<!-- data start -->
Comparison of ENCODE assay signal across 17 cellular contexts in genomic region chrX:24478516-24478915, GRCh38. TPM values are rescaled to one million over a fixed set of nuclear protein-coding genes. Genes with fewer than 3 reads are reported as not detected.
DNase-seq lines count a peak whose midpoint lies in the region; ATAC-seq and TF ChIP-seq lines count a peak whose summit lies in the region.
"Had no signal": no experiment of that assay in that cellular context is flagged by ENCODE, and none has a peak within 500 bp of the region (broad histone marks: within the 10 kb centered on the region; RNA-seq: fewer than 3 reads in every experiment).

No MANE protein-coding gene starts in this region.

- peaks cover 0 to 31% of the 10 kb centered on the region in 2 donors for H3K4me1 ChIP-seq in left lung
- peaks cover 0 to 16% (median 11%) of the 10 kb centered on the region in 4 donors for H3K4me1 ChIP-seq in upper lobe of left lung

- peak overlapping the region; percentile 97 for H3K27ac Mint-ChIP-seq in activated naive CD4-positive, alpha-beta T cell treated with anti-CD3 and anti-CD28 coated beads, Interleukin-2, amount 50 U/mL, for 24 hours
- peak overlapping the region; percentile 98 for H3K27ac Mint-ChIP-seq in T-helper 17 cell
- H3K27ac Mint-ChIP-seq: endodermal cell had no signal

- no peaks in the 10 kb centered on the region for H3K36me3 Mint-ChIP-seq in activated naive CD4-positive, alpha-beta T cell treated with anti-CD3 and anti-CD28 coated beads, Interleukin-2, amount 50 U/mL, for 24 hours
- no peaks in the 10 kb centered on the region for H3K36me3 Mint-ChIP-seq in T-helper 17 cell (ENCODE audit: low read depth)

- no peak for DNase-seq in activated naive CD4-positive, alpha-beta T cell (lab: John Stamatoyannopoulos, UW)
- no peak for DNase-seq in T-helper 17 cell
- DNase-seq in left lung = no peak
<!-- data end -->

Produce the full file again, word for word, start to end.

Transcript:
Comparison of ENCODE assay signal across 17 cellular contexts in genomic region chrX:24478516-24478915, GRCh38. TPM values are rescaled to one million over a fixed set of nuclear protein-coding genes. Genes with fewer than 3 reads are reported as not detected.
DNase-seq lines count a peak whose midpoint lies in the region; ATAC-seq and TF ChIP-seq lines count a peak whose summit lies in the region.
"Had no signal": no experiment of that assay in that cellular context is flagged by ENCODE, and none has a peak within 500 bp of the region (broad histone marks: within the 10 kb centered on the region; RNA-seq: fewer than 3 reads in every experiment).

No MANE protein-coding gene starts in this region.

- peaks cover 0 to 31% of the 10 kb centered on the region in 2 donors for H3K4me1 ChIP-seq in left lung
- peaks cover 0 to 16% (median 11%) of the 10 kb centered on the region in 4 donors for H3K4me1 ChIP-seq in upper lobe of left lung

- peak overlapping the region; percentile 97 for H3K27ac Mint-ChIP-seq in activated naive CD4-positive, alpha-beta T cell treated with anti-CD3 and anti-CD28 coated beads, Interleukin-2, amount 50 U/mL, for 24 hours
- peak overlapping the region; percentile 98 for H3K27ac Mint-ChIP-seq in T-helper 17 cell
- H3K27ac Mint-ChIP-seq: endodermal cell had no signal

- no peaks in the 10 kb centered on the region for H3K36me3 Mint-ChIP-seq in activated naive CD4-positive, alpha-beta T cell treated with anti-CD3 and anti-CD28 coated beads, Interleukin-2, amount 50 U/mL, for 24 hours
- no peaks in the 10 kb centered on the region for H3K36me3 Mint-ChIP-seq in T-helper 17 cell (ENCODE audit: low read depth)

- no peak for DNase-seq in activated naive CD4-positive, alpha-beta T cell (lab: John Stamatoyannopoulos, UW)
- no peak for DNase-seq in T-helper 17 cell
- DNase-seq in left lung = no peak